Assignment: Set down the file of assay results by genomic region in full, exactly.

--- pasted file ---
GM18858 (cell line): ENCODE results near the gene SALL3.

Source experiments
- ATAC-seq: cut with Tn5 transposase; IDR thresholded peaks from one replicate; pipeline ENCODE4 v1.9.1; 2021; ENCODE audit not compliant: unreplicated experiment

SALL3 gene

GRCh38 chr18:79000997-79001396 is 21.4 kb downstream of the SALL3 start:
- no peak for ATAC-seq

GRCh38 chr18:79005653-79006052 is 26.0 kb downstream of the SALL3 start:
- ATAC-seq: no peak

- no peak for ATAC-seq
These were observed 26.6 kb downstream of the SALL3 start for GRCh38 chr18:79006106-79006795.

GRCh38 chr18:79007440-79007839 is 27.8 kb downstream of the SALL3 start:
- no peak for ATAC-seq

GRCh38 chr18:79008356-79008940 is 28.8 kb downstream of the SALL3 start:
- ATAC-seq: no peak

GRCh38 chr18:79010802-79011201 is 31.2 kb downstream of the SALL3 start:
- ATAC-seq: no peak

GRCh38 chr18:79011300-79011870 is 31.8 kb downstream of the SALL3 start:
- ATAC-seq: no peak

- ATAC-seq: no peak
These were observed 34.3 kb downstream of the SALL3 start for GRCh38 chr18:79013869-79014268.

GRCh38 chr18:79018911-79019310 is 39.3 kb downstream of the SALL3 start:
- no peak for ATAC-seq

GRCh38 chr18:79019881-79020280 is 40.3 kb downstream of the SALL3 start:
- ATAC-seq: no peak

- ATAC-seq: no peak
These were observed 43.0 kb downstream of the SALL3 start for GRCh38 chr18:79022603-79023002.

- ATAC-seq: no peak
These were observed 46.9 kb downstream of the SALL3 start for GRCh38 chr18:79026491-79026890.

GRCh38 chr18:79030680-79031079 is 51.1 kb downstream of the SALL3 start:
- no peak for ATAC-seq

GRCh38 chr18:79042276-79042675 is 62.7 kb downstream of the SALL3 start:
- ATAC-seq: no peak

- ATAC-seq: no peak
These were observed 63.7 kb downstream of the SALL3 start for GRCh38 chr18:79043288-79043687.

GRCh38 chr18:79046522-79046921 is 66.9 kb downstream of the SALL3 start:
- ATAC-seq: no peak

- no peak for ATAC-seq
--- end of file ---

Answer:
GM18858 (cell line): ENCODE results near the gene SALL3.

Source experiments
- ATAC-seq: cut with Tn5 transposase; IDR thresholded peaks from one replicate; pipeline ENCODE4 v1.9.1; 2021; ENCODE audit not compliant: unreplicated experiment

SALL3 gene

GRCh38 chr18:79000997-79001396 is 21.4 kb downstream of the SALL3 start:
- no peak for ATAC-seq

GRCh38 chr18:79005653-79006052 is 26.0 kb downstream of the SALL3 start:
- ATAC-seq: no peak

- no peak for ATAC-seq
These were observed 26.6 kb downstream of the SALL3 start for GRCh38 chr18:79006106-79006795.

GRCh38 chr18:79007440-79007839 is 27.8 kb downstream of the SALL3 start:
- no peak for ATAC-seq

GRCh38 chr18:79008356-79008940 is 28.8 kb downstream of the SALL3 start:
- ATAC-seq: no peak

GRCh38 chr18:79010802-79011201 is 31.2 kb downstream of the SALL3 start:
- ATAC-seq: no peak

GRCh38 chr18:79011300-79011870 is 31.8 kb downstream of the SALL3 start:
- ATAC-seq: no peak

- ATAC-seq: no peak
These were observed 34.3 kb downstream of the SALL3 start for GRCh38 chr18:79013869-79014268.

GRCh38 chr18:79018911-79019310 is 39.3 kb downstream of the SALL3 start:
- no peak for ATAC-seq

GRCh38 chr18:79019881-79020280 is 40.3 kb downstream of the SALL3 start:
- ATAC-seq: no peak

- ATAC-seq: no peak
These were observed 43.0 kb downstream of the SALL3 start for GRCh38 chr18:79022603-79023002.

- ATAC-seq: no peak
These were observed 46.9 kb downstream of the SALL3 start for GRCh38 chr18:79026491-79026890.

GRCh38 chr18:79030680-79031079 is 51.1 kb downstream of the SALL3 start:
- no peak for ATAC-seq

GRCh38 chr18:79042276-79042675 is 62.7 kb downstream of the SALL3 start:
- ATAC-seq: no peak

- ATAC-seq: no peak
These were observed 63.7 kb downstream of the SALL3 start for GRCh38 chr18:79043288-79043687.

GRCh38 chr18:79046522-79046921 is 66.9 kb downstream of the SALL3 start:
- ATAC-seq: no peak

- no peak for ATAC-seq